And yet, this does not mean that a flattening of experiences must occur. In fact, she argues that solidarity “does not mean experiences of whites and people of color are equal,” but rather that “there is a basis for solidarity among white and nonwhite working-class people.” The struggle for Black liberation, in its attempt to shine light on the injustices experienced by Black folks, at the same time uncovers others experiencing similar injustices, who may then be also willing to engage in the struggle for change. In fact, Taylor argues that,
When the Black movement goes into motion, it throws the entire mythology of the United States — freedom, democracy, and endless opportunity — into chaos. For the same reasons the state ruthlessly crushed the last major movement of the Black freedom struggle. The stakes are even higher today because what seemed then like an alternative — greater Black inclusion in the political and economic establishment — has already come and failed.
This is why she believes that ultimately the, “Black Lives Matter movement” must somehow realize its “potential to make deeper connections to and create relationships with organized labor.” For her, this doesn’t mean white folks simply “becoming allies” with black folks in the struggle for liberation. Instead, Taylor argues that while, “there is nothing wrong with being an ally […] it doesn’t quite capture the degree to which Black and white workers are inextricably linked. It’s not as if white workers can simply choose not to ‘ally’ with Black workers to no peril of their own.”
If what Taylor is argues is true, it would require the movement to seek out solidarity with white workers, the same group now aligning itself with Donald Trump. Even though this may seem like an insurmountable task, Taylor still believes that:
solidarity is only possible through relentless struggle to win white workers to antiracism, to expose the lie that Black workers are worse off because they somehow chose to be, and to win the white working class to the understanding that, unless they struggle, they too will continue to live lives of poverty and frustration, even if those lives are somewhat better than the lives led by Black workers.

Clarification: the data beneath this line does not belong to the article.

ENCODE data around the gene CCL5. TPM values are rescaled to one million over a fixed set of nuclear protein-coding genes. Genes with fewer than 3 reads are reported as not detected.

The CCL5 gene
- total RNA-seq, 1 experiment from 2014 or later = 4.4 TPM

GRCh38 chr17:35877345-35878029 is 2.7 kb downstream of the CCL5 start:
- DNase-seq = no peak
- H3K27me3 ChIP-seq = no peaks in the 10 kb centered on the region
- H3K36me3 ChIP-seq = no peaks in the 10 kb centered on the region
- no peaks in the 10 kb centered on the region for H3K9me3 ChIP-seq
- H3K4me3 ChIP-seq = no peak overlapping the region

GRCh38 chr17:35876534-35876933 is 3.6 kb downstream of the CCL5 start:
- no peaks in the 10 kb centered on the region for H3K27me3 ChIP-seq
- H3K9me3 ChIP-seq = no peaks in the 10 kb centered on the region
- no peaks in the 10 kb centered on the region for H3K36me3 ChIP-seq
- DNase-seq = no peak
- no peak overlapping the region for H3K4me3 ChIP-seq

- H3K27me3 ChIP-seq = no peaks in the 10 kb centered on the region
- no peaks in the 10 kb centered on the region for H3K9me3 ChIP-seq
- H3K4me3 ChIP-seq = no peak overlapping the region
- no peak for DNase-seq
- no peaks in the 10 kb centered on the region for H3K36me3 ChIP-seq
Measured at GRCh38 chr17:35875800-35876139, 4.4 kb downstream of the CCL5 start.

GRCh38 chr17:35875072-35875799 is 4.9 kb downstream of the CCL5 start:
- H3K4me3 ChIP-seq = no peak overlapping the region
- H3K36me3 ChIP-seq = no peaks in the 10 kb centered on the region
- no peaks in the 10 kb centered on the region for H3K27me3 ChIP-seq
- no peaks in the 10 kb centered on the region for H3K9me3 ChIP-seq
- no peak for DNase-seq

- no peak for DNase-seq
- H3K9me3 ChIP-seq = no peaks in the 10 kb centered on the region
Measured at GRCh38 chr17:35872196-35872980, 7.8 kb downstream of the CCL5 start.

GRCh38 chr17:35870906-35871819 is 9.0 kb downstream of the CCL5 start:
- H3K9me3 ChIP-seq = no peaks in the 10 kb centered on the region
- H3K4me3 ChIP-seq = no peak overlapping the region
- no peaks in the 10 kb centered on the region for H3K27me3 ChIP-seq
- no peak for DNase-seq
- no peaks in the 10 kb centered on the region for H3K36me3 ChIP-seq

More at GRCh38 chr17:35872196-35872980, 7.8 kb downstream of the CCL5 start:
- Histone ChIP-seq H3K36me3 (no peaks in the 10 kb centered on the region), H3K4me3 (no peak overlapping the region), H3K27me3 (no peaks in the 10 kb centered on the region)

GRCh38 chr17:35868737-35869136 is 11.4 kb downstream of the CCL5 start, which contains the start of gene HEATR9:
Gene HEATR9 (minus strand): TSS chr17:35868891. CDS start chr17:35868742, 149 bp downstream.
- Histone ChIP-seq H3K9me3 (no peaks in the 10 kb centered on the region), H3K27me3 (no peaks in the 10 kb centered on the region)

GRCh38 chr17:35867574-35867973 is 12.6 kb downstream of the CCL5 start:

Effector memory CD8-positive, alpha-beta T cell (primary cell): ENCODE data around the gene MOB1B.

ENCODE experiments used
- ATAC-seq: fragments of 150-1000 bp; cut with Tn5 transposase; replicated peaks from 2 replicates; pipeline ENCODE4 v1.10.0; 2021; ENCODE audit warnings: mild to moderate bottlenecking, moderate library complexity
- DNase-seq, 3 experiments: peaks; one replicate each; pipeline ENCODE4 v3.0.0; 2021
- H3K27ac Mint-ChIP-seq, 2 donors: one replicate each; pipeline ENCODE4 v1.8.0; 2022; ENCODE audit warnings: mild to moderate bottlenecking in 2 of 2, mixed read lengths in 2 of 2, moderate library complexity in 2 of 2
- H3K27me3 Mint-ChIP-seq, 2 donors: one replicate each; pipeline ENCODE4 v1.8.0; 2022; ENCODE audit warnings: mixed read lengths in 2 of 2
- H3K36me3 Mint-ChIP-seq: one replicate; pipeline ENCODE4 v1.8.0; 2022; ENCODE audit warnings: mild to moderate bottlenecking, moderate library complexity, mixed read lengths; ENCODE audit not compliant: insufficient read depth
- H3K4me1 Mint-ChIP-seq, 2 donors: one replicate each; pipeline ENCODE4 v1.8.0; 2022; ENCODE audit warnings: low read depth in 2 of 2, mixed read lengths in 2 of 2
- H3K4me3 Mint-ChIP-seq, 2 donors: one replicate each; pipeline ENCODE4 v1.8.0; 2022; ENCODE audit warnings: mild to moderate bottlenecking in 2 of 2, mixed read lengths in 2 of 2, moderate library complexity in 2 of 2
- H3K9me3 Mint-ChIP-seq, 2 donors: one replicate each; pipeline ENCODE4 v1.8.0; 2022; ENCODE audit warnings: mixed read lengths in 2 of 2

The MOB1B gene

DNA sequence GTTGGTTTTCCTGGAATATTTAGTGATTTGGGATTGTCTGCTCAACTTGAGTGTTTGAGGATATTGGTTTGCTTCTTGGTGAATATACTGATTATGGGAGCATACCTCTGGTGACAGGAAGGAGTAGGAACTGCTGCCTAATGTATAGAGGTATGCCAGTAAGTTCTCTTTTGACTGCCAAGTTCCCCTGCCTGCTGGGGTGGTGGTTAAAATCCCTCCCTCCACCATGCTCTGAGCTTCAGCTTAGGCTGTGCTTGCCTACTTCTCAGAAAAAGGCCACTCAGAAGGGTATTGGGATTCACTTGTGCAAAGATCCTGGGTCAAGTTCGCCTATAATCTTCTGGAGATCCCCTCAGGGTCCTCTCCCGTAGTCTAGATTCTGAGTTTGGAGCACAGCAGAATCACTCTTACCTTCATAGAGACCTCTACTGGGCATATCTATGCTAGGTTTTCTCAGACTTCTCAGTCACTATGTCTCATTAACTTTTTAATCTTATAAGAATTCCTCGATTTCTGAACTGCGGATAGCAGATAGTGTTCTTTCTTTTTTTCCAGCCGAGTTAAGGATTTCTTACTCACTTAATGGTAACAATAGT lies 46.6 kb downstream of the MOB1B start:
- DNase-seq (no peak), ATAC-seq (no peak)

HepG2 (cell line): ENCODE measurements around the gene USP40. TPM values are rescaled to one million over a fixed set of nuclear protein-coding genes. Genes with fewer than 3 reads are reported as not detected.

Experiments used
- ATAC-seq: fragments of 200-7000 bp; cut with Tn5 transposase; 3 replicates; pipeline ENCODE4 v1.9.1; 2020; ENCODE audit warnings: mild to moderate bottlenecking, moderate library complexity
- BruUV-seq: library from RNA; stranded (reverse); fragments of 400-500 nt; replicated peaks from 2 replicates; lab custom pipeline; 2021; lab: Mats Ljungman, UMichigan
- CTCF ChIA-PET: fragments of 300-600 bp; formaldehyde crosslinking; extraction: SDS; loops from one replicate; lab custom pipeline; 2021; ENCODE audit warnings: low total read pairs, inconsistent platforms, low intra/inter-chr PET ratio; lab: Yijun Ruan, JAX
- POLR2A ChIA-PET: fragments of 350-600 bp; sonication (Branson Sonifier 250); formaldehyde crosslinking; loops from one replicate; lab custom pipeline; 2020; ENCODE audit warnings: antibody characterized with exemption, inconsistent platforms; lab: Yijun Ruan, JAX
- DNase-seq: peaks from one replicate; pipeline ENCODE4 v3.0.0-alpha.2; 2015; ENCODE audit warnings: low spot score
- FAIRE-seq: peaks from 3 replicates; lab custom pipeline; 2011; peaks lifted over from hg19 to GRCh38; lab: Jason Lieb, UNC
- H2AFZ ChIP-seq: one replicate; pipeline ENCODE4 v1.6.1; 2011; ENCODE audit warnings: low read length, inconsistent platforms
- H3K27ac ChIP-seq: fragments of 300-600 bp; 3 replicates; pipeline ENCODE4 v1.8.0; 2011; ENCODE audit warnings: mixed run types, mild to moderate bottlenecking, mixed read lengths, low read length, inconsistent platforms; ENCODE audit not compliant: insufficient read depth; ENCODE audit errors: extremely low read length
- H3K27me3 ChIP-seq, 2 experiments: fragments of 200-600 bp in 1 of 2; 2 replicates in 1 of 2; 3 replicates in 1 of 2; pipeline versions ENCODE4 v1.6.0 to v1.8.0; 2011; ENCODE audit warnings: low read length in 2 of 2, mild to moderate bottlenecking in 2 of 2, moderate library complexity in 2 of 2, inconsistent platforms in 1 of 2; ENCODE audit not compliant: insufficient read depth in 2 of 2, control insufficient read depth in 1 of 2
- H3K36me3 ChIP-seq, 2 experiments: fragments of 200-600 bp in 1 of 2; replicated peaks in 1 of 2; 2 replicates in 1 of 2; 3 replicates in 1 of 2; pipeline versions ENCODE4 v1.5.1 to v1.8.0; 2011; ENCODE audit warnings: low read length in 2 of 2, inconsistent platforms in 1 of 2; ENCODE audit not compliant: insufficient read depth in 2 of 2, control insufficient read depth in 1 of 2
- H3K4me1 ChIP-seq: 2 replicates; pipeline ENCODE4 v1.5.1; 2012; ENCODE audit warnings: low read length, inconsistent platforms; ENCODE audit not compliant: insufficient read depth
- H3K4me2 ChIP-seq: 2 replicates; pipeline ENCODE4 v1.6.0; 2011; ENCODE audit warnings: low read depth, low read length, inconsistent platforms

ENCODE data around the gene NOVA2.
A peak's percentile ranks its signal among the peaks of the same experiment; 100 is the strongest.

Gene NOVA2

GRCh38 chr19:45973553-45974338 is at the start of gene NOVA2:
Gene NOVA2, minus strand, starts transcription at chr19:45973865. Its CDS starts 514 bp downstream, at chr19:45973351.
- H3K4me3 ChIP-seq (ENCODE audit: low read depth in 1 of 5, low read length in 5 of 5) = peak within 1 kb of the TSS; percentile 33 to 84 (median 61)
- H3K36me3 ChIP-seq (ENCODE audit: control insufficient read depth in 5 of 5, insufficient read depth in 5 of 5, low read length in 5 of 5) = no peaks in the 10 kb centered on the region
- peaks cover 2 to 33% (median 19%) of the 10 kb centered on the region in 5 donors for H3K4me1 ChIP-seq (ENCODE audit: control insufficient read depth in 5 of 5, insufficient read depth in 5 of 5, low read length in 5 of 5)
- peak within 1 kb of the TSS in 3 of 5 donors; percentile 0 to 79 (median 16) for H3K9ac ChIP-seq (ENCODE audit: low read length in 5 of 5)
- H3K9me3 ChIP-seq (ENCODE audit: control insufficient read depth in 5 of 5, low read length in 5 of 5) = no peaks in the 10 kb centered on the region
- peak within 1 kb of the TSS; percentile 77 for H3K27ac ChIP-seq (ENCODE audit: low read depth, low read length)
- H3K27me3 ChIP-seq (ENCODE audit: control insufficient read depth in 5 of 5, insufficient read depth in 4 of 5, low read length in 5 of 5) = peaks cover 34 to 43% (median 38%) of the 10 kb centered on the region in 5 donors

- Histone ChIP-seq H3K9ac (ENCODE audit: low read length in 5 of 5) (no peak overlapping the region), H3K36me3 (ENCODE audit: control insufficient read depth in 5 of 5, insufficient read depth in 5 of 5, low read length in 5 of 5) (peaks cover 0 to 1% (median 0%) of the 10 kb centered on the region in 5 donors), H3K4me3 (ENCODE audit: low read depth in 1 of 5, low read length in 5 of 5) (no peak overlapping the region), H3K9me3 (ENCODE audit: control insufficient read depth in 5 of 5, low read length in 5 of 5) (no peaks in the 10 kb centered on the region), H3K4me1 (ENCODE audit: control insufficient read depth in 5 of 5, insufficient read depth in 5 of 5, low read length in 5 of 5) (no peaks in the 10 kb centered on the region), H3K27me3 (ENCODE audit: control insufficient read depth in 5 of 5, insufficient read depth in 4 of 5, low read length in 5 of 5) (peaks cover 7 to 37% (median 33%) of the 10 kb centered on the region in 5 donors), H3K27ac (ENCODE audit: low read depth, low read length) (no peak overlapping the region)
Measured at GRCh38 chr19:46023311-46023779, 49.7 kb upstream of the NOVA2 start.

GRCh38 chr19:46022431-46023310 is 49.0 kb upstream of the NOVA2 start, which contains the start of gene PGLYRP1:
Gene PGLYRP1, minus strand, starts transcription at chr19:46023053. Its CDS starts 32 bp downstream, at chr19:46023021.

The lie that she speaks of is exactly the narrative Trump has used to gain the Republican nomination. As social justice writer and educator Tim Wise has noted, Trump has convinced poor white folks that their problem is poor Brown and Black folks, as opposed to the elites (like Trump) who have benefited from the division of these two groups of people.
The question, though, that has to be asked of Taylor’s Marxist vision is this: Who qualifies as a worker? She notes that ours is “a time when many people are trying to find an entry point into anti-police terror activism and desire to be involved,” but that “this particular method of organizing can be difficult to penetrate,” and one wonders who gets to qualify as a worker in her model of a solution forward. Some of the movement’s strongest advocates are white-collar Black professionals who organize after work and on weekends; they don’t fit the typical image of the “working class.” This seems to be the missing link in Taylor’s analysis, for it still leaves open the question of who will people her version of the movement, and where it will go from here.
Ultimately, From #BlackLivesMatter to Black Liberation is an essential read for anyone following the movement for Black Lives. The text chronicles a portion of history we rarely ever see, while also bringing together data and deep primary source research in a way that lucidly explains the origins of the current moment. Though the Marxist way forward may seem to some to be cliché, if the question of who qualifies as a worker can somehow come to include the group that the Occupy movement was able to envelop as “the 99 percent”, then Taylor’s vision of solidarity may be a feasible way forward, especially in a season in which Black activists are fighting a presidential candidate who embodies the evils of racism, capitalism, and militarism, the traits that King called the United States’s interrelated flaws; flaws that both King and Taylor argue are “rooted deeply in the whole structure of our society.” If this is the case, then the only way forward may be to pull the tree up by its roots and plant again.
Justin Campbell is a college English professor and freelance writer living in Los Angeles. He is the co-creator of an original podcast on the intersections of race, gender, sexual orientation, and class with spirituality/religion entitled embodied. a podcast.